CARSON CITY – With education reform a top priority of Gov. Brian Sandoval, the new alignment of the state Board of Education – with four seats up for grabs on the November ballot – is taking on more importance than ever before.
One of the four seats, District 2 which mirrors the new Nevada 2nd Congressional District from Reno and Carson City east across rural Nevada, has attracted five candidates, two of whom are serving now on the 10-member elected board. The race is nonpartisan.
Ray Bacon, executive director of the Nevada Manufacturers Association; Scott Carey, a planner for the Pyramid Lake Paiute Tribe; Donna Clontz, a retired teacher and juvenile justice expert; Dave Cook, a member of the board and charter school math teacher; and Adriana Guzman Fralick, a member of the board and attorney with the Nevada Gaming Control Board, are all on the June 12 primary ballot.
The top two vote getters will move on to the general election in November.
Since taking office in 2011, Sandoval has made education reform a priority of his administration. A number of reforms, including reconstituting the state board, were approved in the 2011 legislative session.
He also recently appointed a new superintendent of public instruction, James Guthrie, who formerly served as the senior fellow and director of education policy studies at the George W. Bush Institute in Dallas.
Sandoval plans in 2013 to pursue a number of additional reforms, including ending social promotion and fostering school choice through charter school expansion and some form of voucher program that is still in development.
The new board will play an expanded role in the reform effort. In addition to four elected candidates, Sandoval will appoint three members, one of his choice and one each nominated by the Senate majority leader and Assembly speaker. There will also be four nonvoting members.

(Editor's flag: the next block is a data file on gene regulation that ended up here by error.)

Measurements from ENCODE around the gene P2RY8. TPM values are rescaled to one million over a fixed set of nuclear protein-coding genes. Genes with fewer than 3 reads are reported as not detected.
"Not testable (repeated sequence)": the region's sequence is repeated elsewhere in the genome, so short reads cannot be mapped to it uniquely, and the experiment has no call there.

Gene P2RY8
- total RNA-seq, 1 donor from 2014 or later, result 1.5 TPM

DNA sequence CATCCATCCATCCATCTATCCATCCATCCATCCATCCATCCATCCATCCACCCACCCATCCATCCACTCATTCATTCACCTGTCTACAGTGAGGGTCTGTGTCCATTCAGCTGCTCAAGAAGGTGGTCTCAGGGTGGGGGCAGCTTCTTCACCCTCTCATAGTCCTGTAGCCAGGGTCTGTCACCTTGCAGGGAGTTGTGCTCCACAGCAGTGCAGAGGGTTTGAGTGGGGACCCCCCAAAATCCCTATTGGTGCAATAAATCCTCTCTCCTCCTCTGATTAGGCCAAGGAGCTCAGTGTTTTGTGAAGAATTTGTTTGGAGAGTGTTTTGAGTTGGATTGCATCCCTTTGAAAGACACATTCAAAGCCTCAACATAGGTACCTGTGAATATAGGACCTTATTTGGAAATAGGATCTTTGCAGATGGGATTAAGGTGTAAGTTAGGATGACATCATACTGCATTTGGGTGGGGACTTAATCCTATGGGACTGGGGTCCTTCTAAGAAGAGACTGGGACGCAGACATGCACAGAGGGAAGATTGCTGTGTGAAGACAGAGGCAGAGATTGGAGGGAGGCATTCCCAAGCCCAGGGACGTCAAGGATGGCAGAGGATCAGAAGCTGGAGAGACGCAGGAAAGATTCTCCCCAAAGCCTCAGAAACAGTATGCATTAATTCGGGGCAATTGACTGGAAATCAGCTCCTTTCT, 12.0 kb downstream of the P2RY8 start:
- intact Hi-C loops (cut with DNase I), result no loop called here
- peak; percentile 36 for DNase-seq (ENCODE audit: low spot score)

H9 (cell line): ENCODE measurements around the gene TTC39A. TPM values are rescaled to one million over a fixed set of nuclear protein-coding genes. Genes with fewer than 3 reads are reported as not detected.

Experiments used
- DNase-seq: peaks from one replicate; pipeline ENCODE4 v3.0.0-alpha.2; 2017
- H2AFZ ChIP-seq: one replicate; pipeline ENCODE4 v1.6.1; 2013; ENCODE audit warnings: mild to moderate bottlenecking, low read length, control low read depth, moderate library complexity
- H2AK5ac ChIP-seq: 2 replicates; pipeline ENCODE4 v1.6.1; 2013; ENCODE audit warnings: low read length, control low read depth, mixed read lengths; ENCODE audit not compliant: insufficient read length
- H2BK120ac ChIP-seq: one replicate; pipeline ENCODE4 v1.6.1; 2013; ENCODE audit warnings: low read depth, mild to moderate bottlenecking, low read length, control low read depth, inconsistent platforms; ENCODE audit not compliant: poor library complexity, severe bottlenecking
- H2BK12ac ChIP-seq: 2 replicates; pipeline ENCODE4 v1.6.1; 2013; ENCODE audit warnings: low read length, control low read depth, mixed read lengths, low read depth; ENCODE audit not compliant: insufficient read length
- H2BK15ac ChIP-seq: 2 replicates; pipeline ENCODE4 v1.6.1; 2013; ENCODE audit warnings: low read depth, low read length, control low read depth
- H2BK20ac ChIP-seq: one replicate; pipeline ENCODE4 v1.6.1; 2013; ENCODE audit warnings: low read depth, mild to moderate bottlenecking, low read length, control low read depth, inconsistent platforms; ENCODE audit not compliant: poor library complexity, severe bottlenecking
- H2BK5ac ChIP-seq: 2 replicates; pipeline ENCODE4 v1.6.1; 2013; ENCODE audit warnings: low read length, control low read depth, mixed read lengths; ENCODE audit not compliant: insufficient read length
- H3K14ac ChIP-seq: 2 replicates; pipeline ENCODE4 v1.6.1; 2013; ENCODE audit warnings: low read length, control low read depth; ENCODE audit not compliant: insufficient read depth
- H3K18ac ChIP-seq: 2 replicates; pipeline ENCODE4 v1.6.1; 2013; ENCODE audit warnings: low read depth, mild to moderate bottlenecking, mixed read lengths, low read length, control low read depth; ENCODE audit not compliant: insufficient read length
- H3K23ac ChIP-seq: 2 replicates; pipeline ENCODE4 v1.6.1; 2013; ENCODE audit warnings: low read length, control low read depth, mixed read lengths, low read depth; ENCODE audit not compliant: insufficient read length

Ray Bacon brings an employer perspective to race
Bacon, who has advocated for education reform for more than 25 years, said he entered the race as a candidate coming from the perspective of the business sector.
“There are two primary focuses in the education picture,” he said. “They (are) the students, which should be first and foremost No.1, and then the second constituency is employers, which are routinely ignored by the education system.”
Employers need a voice on the board, Bacon said.
The key is not job oriented education, but providing students with a strong set of basic skills in writing, reading, math and science, he said. The reality is there will be job opportunities in the future that aren’t even on the radar yet, Bacon said.
“If their basic skills are really solid, and really foundational, and they pay attention, they have the skill set to move into those jobs,” Bacon said. “If they’re lacking in those basics, they can’t make the transition.”
The reforms passed in the last session were a major step forward, but more remains to be done, he said.
Bacon said he has concerns with the use of binding arbitration in school district negotiations with teachers and other employees. A recent arbitration decision in Clark County in favor of teachers could lead to hundreds of teacher layoffs. The arbitrators always seem to be from out of state and lack the knowledge of Nevada’s public education funding scheme, he said. Arbitrators should come from Nevada, he said.
There should also be a requirement that teacher contracts comply with state law, Bacon said. The Clark County layoffs will be based on who was last hired, which conflicts with legislation passed in 2011 making seniority not the only basis for such decisions, he said.